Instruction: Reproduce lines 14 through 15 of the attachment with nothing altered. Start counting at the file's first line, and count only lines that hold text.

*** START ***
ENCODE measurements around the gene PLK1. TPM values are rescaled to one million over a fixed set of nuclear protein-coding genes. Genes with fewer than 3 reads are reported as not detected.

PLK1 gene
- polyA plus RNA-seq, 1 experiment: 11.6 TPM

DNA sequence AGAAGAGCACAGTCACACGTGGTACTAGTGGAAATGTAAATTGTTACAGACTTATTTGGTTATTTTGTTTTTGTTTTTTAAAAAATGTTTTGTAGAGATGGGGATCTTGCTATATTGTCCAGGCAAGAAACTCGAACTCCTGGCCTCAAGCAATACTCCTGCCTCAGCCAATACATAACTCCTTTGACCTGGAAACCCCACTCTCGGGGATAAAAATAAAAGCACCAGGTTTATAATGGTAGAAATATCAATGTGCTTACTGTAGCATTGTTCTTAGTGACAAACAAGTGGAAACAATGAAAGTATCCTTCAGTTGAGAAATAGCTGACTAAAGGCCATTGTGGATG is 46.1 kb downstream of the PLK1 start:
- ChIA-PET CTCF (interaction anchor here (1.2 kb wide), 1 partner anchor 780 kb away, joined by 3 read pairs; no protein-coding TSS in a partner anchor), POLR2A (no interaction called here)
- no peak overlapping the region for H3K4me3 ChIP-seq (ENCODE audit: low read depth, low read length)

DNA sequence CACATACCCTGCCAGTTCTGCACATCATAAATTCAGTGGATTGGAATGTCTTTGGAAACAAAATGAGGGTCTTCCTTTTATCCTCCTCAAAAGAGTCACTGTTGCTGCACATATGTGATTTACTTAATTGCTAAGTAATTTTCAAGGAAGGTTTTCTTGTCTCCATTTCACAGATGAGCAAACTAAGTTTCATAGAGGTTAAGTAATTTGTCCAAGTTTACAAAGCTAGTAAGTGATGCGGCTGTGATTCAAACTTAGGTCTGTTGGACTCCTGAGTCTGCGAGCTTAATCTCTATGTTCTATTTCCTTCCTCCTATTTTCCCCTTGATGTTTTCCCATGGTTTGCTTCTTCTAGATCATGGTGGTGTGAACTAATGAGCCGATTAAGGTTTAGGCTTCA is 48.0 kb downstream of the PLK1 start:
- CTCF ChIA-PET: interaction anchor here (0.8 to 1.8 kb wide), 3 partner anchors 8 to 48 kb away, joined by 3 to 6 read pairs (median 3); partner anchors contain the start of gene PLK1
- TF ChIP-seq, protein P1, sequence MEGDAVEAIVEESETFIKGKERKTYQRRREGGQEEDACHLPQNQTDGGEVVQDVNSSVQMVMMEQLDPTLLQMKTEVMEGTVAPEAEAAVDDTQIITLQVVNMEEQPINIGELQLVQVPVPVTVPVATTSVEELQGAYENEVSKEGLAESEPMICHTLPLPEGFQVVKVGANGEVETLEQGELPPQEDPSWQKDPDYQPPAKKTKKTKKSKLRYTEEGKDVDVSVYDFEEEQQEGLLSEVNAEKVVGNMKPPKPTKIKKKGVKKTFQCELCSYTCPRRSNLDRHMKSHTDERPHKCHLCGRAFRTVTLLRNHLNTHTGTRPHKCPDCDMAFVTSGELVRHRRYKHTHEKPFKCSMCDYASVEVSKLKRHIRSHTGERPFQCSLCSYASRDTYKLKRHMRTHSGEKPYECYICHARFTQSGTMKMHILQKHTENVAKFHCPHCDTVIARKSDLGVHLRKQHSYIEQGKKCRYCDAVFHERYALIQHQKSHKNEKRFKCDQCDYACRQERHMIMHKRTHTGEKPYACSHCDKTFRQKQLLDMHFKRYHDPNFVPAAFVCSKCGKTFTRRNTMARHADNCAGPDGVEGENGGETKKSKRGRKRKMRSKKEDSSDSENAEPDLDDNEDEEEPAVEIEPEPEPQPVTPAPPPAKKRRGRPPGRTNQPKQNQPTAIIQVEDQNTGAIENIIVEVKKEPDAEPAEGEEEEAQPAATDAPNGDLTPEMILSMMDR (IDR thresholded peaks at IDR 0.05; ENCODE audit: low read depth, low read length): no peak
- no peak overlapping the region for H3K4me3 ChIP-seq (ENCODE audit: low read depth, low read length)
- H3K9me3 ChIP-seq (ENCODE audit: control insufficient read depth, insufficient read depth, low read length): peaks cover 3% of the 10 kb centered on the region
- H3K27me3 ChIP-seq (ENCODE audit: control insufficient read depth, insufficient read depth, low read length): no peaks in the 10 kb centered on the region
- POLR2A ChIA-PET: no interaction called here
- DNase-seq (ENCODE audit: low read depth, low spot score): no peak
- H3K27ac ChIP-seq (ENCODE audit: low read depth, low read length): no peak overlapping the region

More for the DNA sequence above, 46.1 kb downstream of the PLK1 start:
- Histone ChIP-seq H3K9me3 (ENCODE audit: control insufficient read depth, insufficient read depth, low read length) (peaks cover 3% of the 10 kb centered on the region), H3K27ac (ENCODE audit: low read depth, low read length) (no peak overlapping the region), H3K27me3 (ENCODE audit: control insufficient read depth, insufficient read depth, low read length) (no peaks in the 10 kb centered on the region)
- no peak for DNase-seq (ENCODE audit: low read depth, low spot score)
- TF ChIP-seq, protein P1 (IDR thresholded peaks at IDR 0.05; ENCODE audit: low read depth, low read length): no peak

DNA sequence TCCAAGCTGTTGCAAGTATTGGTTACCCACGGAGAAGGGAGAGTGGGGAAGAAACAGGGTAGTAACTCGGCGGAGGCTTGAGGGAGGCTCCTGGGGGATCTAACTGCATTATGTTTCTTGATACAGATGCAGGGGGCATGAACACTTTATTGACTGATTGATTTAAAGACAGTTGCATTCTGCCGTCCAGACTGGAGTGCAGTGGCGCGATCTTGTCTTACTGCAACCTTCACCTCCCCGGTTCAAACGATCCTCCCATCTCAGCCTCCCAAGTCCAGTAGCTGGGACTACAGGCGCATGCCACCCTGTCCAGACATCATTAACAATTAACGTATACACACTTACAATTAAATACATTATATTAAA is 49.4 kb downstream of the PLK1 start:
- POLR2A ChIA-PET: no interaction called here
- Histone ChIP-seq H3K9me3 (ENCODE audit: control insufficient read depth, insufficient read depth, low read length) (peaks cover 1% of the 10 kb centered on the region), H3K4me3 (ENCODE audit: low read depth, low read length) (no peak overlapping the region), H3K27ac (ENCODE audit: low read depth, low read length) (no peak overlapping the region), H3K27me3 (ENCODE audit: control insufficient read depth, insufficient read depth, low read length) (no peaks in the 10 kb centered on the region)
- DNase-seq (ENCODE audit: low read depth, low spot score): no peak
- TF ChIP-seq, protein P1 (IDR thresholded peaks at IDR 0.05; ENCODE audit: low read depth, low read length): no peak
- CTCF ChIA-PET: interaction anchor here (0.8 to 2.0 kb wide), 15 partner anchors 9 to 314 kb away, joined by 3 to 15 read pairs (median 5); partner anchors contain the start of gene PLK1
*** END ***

- DNase-seq (ENCODE audit: low read depth, low spot score): no peak
- H3K27ac ChIP-seq (ENCODE audit: low read depth, low read length): no peak overlapping the region